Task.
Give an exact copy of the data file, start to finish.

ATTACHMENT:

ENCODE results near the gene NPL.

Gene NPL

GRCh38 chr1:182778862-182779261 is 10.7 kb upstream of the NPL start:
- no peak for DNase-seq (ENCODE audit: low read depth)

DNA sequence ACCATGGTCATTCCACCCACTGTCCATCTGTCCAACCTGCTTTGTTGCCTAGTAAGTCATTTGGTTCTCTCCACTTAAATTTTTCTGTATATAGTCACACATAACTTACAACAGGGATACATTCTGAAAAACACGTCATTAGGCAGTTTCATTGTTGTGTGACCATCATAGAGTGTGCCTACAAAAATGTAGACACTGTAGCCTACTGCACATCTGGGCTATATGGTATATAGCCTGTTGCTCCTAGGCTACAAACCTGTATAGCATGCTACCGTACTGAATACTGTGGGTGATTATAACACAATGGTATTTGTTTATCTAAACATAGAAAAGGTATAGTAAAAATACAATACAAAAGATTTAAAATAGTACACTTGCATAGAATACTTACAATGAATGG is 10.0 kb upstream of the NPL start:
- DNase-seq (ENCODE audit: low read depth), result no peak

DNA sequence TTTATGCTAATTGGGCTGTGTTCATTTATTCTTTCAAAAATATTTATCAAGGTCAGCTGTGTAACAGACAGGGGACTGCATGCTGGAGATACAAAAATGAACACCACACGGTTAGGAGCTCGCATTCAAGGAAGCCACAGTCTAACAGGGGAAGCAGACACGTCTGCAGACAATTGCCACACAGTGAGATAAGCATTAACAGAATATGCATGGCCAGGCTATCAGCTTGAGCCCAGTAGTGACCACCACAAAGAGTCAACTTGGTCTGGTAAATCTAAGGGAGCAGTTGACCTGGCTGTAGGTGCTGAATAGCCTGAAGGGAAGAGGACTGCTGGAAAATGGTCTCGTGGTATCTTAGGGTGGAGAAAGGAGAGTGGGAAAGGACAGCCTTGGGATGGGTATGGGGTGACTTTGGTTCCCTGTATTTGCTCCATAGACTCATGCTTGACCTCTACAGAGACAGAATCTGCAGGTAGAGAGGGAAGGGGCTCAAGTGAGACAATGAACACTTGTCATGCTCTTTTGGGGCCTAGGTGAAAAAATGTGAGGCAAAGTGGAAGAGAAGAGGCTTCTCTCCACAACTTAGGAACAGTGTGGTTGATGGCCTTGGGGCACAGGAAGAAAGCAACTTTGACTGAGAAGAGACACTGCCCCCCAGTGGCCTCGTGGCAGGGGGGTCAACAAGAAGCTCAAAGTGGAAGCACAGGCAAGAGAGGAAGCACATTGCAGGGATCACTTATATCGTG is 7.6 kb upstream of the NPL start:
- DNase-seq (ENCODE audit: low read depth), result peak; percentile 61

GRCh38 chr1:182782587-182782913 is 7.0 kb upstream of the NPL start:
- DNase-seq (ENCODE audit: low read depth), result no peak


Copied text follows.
ENCODE results near the gene NPL.

Gene NPL

GRCh38 chr1:182778862-182779261 is 10.7 kb upstream of the NPL start:
- no peak for DNase-seq (ENCODE audit: low read depth)

DNA sequence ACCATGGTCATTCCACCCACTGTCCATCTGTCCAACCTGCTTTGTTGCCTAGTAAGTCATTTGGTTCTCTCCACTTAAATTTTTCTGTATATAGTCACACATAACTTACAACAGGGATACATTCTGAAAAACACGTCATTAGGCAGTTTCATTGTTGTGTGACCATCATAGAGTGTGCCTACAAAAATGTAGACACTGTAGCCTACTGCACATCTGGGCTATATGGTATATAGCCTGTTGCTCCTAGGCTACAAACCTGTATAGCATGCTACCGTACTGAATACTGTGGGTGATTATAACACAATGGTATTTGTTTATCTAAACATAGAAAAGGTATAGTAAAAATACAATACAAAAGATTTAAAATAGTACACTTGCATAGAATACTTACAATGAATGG is 10.0 kb upstream of the NPL start:
- DNase-seq (ENCODE audit: low read depth), result no peak

DNA sequence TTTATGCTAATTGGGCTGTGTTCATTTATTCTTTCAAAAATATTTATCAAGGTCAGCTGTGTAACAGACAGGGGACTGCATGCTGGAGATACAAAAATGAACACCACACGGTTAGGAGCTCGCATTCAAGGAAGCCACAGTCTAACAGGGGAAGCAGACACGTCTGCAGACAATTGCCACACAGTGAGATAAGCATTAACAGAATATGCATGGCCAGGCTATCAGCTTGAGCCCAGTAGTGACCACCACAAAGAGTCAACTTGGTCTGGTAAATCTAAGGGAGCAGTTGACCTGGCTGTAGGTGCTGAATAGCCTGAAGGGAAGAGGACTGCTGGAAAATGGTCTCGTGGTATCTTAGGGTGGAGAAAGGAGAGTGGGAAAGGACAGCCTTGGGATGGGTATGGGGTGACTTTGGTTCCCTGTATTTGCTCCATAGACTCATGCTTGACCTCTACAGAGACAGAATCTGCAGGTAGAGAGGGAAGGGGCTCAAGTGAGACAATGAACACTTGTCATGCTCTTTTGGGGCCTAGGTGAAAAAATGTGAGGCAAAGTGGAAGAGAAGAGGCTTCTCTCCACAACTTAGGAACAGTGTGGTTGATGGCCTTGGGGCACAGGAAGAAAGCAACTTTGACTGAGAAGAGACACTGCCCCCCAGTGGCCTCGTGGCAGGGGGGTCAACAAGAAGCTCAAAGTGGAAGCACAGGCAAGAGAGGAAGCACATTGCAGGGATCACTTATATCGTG is 7.6 kb upstream of the NPL start:
- DNase-seq (ENCODE audit: low read depth), result peak; percentile 61

GRCh38 chr1:182782587-182782913 is 7.0 kb upstream of the NPL start:
- DNase-seq (ENCODE audit: low read depth), result no peak